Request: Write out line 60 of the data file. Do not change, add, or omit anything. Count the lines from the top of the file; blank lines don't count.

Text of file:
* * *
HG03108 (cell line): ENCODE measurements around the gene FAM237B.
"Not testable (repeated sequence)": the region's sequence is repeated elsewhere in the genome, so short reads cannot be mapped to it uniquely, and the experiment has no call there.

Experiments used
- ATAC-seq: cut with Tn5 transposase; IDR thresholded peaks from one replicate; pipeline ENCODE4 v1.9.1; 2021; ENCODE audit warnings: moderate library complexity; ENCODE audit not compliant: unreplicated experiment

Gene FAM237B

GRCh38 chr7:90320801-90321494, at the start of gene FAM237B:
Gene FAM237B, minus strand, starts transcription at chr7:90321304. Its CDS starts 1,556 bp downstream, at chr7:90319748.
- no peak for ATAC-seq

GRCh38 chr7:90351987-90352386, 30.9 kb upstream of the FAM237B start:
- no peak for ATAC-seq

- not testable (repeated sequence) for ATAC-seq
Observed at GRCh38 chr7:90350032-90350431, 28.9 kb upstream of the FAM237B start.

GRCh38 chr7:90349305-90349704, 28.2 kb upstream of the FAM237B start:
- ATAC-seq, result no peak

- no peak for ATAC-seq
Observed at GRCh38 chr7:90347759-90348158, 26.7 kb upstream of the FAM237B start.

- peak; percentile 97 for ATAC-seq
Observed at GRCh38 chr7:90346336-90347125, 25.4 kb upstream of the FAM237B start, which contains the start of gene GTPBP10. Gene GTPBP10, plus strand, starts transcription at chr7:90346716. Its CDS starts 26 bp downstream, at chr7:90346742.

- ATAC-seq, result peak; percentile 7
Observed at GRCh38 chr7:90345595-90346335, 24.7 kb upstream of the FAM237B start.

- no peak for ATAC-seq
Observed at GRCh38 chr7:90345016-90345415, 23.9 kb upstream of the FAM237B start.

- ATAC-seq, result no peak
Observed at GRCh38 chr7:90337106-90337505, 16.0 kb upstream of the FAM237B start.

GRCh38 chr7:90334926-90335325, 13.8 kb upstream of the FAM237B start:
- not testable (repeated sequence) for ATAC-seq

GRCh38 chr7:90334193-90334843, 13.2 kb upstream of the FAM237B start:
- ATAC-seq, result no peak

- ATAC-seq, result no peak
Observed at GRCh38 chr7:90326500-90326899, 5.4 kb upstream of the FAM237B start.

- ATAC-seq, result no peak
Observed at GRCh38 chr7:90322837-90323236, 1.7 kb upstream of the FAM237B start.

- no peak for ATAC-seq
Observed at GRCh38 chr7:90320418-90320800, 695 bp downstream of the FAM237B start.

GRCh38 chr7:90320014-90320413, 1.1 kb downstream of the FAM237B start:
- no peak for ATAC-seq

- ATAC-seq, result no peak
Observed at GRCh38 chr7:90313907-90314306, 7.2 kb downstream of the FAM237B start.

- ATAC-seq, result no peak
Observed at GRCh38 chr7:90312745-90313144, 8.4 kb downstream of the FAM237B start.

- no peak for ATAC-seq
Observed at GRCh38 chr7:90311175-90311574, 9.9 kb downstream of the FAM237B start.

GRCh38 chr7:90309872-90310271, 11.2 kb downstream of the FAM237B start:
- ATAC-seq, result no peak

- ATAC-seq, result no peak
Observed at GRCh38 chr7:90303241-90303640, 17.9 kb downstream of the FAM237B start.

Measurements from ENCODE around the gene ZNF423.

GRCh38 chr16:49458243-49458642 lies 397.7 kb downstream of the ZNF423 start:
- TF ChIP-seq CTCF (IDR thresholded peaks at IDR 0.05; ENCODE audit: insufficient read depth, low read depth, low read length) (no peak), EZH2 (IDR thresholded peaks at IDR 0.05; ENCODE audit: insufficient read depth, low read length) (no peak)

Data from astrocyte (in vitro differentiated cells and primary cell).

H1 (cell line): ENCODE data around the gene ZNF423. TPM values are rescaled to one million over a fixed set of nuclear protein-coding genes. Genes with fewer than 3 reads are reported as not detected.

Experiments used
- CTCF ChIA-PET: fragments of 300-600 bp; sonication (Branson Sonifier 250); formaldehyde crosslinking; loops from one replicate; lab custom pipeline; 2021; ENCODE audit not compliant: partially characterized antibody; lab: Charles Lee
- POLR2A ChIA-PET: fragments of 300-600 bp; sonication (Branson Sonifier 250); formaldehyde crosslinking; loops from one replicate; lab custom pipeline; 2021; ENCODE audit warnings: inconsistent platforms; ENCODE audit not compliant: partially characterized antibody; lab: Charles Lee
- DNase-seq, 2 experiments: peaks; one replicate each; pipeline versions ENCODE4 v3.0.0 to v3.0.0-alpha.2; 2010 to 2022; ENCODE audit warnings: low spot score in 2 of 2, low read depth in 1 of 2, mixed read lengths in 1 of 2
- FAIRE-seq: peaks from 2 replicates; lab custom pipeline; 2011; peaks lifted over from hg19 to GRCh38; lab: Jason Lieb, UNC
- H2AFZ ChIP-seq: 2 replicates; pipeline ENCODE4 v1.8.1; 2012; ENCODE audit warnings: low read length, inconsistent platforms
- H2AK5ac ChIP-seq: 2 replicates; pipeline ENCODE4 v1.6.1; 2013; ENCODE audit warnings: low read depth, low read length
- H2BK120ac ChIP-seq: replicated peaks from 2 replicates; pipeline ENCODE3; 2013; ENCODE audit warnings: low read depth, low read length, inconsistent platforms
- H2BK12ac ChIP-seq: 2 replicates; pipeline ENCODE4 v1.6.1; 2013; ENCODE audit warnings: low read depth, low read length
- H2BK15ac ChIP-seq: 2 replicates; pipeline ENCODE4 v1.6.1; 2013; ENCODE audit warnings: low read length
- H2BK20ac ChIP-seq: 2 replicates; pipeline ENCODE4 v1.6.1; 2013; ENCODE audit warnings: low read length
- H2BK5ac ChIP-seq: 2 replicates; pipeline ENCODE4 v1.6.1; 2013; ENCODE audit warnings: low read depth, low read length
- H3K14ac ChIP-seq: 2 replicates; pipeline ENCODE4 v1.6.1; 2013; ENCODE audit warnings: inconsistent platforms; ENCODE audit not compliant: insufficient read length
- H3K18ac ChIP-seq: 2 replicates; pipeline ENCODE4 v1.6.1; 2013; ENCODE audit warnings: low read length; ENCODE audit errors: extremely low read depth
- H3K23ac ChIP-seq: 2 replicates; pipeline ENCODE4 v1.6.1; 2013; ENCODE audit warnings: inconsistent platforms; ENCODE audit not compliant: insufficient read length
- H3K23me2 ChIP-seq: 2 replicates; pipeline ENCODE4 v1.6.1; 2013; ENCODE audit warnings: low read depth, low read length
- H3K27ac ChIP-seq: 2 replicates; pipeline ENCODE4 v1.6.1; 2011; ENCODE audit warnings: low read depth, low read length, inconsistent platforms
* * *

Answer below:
- H2BK12ac ChIP-seq: 2 replicates; pipeline ENCODE4 v1.6.1; 2013; ENCODE audit warnings: low read depth, low read length